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When Starting To Talk To Your Kids About Sex, Research Says Younger Is Better

Kelly Gonsalves
Contributing Sex & Relationships Editor
By Kelly Gonsalves
Contributing Sex & Relationships Editor
Kelly Gonsalves is a sex educator, relationship coach, and journalist. She received her journalism degree from Northwestern University, and her writings on sex, relationships, identity, and wellness have appeared at The Cut, Vice, Teen Vogue, Cosmopolitan, and elsewhere.
Image by BONNINSTUDIO / Stocksy

There's a common misconception that talking to kids about sex at a younger age will encourage them to start having sex earlier in life. But new research finds there's little truth behind this worry and suggests that when it comes to teaching your kids about sex, the younger, the better.

In a new study1 published in the JAMA Pediatrics journal, researchers sought to understand how parental involvement in kids' sex ed affected actual sexual health outcomes. In other words, does having parents who talk to them about sex lead to kids making better decisions about their sex lives?

To answer this question, the researchers examined 31 past studies on sex education programs that substantially involve parents in teaching kids about sex—not a perfect barometer for measuring how much parents teach their kids about sex at home in general but at least a good way to gauge its effects. In total, the meta-analysis involved data on over 12,000 kids between ages 9 and 18 whose parents participated in their sex education.

Learning about sex doesn't make kids start having sex earlier. 

First of all, the results showed parents should be actively engaged in teaching their kids about sex: Kids with more parental involvement were more likely to use condoms during sex, were more open with their parents about their sexual experiences, and had higher sexual self-efficacy, which is essentially the ability to advocate for your needs in bed. And the more hours their parents spent participating in their kids' sex education, the stronger these effects were.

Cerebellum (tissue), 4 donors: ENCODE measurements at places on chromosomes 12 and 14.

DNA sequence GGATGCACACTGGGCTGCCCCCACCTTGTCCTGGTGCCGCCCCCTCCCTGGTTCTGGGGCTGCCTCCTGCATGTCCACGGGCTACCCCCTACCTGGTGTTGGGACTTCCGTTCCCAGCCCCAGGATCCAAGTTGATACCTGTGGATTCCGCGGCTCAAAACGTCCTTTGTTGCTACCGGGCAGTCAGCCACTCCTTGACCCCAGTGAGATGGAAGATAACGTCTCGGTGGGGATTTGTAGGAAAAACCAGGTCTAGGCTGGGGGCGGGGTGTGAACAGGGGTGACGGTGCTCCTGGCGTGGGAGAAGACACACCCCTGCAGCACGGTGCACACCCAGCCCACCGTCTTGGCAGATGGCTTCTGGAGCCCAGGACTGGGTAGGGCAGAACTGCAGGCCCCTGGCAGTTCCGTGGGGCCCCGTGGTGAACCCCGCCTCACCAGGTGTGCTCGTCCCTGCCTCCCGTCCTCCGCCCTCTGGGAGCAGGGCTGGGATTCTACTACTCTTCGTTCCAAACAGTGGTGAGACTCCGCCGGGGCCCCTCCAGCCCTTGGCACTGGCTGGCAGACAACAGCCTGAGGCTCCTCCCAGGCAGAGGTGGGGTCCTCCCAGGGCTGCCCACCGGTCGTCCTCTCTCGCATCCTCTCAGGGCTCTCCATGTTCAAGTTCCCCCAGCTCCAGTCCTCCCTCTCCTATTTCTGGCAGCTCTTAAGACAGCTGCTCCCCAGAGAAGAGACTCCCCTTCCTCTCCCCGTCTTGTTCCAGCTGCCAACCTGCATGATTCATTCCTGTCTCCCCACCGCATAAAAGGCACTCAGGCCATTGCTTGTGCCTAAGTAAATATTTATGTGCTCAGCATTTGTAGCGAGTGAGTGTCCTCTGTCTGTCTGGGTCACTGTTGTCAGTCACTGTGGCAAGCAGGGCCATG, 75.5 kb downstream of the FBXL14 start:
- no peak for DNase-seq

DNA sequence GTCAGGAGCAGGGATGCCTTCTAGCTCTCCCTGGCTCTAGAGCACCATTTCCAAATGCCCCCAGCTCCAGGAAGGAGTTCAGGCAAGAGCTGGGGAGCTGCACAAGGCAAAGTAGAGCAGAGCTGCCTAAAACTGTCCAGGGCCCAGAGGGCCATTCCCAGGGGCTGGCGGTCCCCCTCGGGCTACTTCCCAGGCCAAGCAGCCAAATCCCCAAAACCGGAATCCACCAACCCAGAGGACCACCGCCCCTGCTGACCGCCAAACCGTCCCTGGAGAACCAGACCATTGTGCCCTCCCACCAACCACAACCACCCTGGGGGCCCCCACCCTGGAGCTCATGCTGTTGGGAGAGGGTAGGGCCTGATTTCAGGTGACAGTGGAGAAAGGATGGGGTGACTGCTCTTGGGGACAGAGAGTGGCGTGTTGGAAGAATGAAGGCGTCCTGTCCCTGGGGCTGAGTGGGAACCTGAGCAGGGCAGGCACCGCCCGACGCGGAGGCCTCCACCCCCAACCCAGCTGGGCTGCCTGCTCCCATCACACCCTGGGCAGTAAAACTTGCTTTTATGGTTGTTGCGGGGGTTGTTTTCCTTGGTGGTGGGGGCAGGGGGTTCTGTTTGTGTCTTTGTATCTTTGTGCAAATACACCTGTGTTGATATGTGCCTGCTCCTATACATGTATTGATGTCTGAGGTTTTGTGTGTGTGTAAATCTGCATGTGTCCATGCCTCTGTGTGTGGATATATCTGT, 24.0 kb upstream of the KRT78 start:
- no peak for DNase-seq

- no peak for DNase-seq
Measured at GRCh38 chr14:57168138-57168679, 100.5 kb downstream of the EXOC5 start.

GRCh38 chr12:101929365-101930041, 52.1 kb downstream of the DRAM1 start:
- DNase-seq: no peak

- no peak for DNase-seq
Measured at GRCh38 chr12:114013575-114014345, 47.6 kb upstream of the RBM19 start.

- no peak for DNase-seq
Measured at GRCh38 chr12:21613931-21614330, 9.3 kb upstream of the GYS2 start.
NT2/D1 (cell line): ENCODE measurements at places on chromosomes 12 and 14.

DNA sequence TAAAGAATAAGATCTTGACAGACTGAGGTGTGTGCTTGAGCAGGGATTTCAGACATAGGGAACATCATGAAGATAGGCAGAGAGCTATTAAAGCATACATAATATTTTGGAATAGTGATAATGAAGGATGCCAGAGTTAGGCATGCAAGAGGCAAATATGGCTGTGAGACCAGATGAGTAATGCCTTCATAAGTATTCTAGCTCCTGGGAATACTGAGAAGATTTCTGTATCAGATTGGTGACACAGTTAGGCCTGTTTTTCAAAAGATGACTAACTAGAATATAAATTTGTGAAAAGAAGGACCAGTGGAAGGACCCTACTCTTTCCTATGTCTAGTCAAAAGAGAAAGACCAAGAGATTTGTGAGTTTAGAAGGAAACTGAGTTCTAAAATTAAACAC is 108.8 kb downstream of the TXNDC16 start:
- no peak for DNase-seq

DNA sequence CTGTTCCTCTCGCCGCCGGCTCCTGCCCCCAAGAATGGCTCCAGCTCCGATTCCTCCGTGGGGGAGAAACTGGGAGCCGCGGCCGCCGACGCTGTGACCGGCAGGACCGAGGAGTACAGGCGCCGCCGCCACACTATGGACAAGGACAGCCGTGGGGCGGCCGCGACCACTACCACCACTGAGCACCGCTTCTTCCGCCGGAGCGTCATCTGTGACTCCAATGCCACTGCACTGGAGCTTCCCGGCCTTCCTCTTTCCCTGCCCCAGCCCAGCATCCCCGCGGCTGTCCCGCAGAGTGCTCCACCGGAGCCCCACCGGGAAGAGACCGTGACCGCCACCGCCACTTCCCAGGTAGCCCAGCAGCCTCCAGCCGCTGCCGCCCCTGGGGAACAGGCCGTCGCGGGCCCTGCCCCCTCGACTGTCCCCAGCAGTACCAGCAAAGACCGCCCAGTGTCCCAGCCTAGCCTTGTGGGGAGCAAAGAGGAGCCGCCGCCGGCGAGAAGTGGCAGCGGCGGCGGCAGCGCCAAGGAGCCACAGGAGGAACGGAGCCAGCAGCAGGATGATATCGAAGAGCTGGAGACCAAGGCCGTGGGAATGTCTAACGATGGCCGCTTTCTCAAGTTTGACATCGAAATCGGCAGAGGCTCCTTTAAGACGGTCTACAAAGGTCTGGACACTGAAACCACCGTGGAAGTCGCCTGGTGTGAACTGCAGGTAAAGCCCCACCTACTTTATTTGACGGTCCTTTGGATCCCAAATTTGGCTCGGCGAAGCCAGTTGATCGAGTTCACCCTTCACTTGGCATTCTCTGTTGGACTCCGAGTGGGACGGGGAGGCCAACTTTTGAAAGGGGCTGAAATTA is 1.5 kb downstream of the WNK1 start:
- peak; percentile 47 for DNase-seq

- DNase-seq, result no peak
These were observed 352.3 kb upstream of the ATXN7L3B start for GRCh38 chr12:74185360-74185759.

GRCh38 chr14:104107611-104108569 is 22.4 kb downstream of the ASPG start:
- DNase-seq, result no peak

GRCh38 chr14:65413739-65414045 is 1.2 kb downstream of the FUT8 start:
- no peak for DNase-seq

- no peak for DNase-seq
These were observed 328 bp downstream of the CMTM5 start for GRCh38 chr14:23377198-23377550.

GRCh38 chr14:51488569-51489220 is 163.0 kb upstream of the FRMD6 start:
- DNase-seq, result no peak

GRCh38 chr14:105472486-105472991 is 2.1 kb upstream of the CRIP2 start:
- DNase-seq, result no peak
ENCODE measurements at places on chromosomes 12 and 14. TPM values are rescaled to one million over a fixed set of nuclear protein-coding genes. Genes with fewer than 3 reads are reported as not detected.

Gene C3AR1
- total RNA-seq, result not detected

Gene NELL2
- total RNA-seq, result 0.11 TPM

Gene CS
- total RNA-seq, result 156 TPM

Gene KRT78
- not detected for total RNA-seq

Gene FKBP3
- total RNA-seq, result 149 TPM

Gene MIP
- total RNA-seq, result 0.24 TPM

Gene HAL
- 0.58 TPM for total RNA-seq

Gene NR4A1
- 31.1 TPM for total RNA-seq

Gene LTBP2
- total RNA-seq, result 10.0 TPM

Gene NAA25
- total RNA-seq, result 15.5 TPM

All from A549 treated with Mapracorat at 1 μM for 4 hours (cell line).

But the most interesting findings dealt with age: The study found parents helping to educate their kids about sex had no effect on how old their kids were when they started having sex.

"[These initiatives] were not associated with earlier initiation of sexual activity," the researchers explain. "This should be reassuring for parents who are concerned that talking about sex with their children may somehow result in their children initiating sex. This meta-analysis shows that across the dozens of interventions for parents, youth were no more or less likely to initiate sex at the conclusion of the interventions."

Talking to kids about sex earlier is good for their health—and their confidence. 

The results also showed the positive effects of these parental interventions were even stronger when they happened at a younger age. When parents talked to their kids about sex earlier on (specifically between ages 9 and 14), those kids were even more likely to practice safe sex later on, more willing to communicate with their parents about their experiences, and had an even higher increase in sexual self-efficacy than kids whose parents waited until they were older to start their sex education. 

Rather than encouraging kids to start having sex earlier, these conversations actually just create an environment where kids have more knowledge to make more informed decisions about sex later in life. Instead of stumbling into sexual situations in their teens still without having had any formal conversations about sexual health or communication, kids have that basic information with them for whenever their sexual lives begin.

"Thirty years of public health research has shown that young people are not more likely to have sex earlier because they learn about sex," says Lucinda Holt, M.S., a sex educator and director of communications and development at Answer, a national sex-ed organization based at Rutgers University, in an interview with mindbodygreen. "When you are talking with your child about these topics, you are providing the information they need and helping them prepare to make healthy decisions as they get older."